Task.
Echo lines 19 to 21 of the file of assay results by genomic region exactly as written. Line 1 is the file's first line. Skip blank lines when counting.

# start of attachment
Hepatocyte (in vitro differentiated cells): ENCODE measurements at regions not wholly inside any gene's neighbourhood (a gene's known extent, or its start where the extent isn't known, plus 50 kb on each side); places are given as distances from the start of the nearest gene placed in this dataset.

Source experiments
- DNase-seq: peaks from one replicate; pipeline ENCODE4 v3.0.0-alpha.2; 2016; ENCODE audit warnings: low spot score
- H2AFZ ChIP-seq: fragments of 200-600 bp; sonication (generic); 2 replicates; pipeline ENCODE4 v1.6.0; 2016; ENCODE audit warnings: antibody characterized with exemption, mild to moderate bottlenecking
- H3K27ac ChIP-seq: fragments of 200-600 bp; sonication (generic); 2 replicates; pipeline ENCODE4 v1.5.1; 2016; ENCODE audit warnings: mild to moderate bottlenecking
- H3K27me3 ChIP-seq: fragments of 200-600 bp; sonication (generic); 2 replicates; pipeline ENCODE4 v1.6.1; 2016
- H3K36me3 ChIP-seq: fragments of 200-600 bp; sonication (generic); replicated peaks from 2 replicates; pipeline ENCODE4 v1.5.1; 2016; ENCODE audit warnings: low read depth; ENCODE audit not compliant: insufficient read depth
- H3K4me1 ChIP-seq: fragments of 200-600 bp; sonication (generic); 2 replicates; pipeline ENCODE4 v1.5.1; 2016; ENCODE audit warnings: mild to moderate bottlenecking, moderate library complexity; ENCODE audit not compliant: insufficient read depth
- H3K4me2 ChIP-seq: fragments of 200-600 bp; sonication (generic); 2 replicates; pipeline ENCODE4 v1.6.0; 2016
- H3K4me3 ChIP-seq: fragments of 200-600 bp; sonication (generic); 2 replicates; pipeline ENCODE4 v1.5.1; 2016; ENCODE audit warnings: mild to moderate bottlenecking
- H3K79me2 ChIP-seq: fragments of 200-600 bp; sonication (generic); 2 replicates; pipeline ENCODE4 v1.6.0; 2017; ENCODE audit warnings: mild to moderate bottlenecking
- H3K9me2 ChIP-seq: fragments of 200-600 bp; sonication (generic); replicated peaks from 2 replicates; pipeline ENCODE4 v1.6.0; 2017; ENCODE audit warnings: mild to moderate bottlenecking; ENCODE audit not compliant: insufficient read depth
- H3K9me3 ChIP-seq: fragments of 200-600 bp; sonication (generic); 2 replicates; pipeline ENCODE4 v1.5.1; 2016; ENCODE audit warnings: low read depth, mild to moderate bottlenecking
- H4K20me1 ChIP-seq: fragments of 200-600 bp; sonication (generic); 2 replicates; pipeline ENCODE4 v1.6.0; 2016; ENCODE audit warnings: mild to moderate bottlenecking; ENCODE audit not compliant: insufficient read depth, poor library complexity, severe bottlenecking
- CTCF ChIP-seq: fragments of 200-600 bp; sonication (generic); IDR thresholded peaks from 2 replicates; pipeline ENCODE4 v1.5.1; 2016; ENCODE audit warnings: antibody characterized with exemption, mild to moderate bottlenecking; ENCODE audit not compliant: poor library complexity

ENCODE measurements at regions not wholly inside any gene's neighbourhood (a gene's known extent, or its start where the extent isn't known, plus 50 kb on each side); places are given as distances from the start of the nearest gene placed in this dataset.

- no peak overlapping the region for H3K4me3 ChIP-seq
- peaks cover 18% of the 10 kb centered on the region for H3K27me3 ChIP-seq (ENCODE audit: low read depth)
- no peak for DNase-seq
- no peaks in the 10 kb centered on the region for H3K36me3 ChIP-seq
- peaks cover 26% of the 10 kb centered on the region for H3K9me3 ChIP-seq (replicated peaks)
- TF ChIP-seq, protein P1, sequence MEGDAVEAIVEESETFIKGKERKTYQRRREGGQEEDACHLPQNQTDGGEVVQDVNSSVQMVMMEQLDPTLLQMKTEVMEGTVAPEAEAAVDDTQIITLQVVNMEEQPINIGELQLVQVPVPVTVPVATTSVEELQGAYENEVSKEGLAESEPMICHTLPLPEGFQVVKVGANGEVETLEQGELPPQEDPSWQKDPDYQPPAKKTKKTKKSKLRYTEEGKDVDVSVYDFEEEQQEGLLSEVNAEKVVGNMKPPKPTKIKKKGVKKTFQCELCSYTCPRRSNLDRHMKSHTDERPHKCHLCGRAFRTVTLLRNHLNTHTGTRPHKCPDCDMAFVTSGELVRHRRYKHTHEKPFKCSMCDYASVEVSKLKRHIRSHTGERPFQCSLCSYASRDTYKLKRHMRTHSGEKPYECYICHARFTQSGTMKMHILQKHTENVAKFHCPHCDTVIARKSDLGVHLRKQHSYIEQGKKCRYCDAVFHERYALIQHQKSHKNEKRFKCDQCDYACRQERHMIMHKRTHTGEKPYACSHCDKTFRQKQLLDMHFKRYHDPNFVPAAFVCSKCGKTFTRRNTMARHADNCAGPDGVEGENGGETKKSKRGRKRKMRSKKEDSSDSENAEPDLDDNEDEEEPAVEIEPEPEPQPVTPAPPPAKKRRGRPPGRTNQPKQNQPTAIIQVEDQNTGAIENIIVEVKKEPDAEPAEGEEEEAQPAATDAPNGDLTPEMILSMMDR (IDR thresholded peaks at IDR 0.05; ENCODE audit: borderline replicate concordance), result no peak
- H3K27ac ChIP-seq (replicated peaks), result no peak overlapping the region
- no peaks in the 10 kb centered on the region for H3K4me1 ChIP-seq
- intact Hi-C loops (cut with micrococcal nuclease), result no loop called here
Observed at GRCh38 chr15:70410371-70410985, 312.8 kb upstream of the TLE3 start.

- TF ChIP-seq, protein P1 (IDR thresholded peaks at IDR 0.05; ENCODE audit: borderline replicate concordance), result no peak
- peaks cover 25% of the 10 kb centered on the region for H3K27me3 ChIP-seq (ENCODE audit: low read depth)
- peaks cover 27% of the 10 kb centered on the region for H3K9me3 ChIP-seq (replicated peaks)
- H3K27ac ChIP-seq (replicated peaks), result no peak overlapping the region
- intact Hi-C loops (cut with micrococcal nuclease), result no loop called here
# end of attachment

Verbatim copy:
- no peak for DNase-seq
- no peaks in the 10 kb centered on the region for H3K36me3 ChIP-seq
- peaks cover 26% of the 10 kb centered on the region for H3K9me3 ChIP-seq (replicated peaks)